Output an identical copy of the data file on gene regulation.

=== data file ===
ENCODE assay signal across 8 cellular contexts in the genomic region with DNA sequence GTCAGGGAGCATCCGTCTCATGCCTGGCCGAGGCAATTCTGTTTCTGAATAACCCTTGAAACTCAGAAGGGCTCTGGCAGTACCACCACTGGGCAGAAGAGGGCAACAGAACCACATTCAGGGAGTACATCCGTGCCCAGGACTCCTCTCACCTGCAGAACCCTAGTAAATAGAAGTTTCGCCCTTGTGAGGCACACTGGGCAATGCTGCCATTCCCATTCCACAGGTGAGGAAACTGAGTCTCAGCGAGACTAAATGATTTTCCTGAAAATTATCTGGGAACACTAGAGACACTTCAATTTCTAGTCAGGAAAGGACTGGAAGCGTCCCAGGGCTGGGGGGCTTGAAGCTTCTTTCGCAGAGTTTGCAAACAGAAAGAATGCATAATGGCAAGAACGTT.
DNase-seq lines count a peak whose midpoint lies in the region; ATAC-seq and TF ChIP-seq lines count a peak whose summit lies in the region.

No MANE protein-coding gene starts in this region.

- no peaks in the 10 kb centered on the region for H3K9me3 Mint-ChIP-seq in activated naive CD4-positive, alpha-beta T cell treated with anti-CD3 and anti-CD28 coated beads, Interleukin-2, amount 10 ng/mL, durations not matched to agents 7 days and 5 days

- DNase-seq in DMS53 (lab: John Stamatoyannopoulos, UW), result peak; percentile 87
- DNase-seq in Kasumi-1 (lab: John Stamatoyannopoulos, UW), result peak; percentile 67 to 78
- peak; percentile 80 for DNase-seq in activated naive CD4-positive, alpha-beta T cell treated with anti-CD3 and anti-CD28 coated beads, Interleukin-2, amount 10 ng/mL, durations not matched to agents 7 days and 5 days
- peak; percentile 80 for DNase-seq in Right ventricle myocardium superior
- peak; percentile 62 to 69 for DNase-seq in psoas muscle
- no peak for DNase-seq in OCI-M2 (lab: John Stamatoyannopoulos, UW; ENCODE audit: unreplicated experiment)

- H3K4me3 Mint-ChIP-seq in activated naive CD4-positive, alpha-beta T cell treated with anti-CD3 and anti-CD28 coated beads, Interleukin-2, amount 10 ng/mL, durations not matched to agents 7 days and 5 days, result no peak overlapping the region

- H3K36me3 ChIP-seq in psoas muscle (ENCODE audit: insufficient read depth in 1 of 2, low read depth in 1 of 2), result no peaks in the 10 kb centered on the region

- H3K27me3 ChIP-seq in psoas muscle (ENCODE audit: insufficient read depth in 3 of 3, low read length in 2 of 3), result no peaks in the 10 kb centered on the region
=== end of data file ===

ENCODE assay signal across 8 cellular contexts in the genomic region with DNA sequence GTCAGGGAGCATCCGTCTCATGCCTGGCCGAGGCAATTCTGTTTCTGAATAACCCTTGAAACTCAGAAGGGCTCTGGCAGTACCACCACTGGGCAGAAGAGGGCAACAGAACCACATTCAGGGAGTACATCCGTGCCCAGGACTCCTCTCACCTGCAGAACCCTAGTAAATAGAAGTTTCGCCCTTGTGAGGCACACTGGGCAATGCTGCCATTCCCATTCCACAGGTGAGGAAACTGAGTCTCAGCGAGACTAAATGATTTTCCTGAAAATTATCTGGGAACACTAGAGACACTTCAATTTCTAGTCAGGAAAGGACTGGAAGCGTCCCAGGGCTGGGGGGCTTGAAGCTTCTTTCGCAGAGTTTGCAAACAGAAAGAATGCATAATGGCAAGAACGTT.
DNase-seq lines count a peak whose midpoint lies in the region; ATAC-seq and TF ChIP-seq lines count a peak whose summit lies in the region.

No MANE protein-coding gene starts in this region.

- no peaks in the 10 kb centered on the region for H3K9me3 Mint-ChIP-seq in activated naive CD4-positive, alpha-beta T cell treated with anti-CD3 and anti-CD28 coated beads, Interleukin-2, amount 10 ng/mL, durations not matched to agents 7 days and 5 days

- DNase-seq in DMS53 (lab: John Stamatoyannopoulos, UW), result peak; percentile 87
- DNase-seq in Kasumi-1 (lab: John Stamatoyannopoulos, UW), result peak; percentile 67 to 78
- peak; percentile 80 for DNase-seq in activated naive CD4-positive, alpha-beta T cell treated with anti-CD3 and anti-CD28 coated beads, Interleukin-2, amount 10 ng/mL, durations not matched to agents 7 days and 5 days
- peak; percentile 80 for DNase-seq in Right ventricle myocardium superior
- peak; percentile 62 to 69 for DNase-seq in psoas muscle
- no peak for DNase-seq in OCI-M2 (lab: John Stamatoyannopoulos, UW; ENCODE audit: unreplicated experiment)

- H3K4me3 Mint-ChIP-seq in activated naive CD4-positive, alpha-beta T cell treated with anti-CD3 and anti-CD28 coated beads, Interleukin-2, amount 10 ng/mL, durations not matched to agents 7 days and 5 days, result no peak overlapping the region

- H3K36me3 ChIP-seq in psoas muscle (ENCODE audit: insufficient read depth in 1 of 2, low read depth in 1 of 2), result no peaks in the 10 kb centered on the region

- H3K27me3 ChIP-seq in psoas muscle (ENCODE audit: insufficient read depth in 3 of 3, low read length in 2 of 3), result no peaks in the 10 kb centered on the region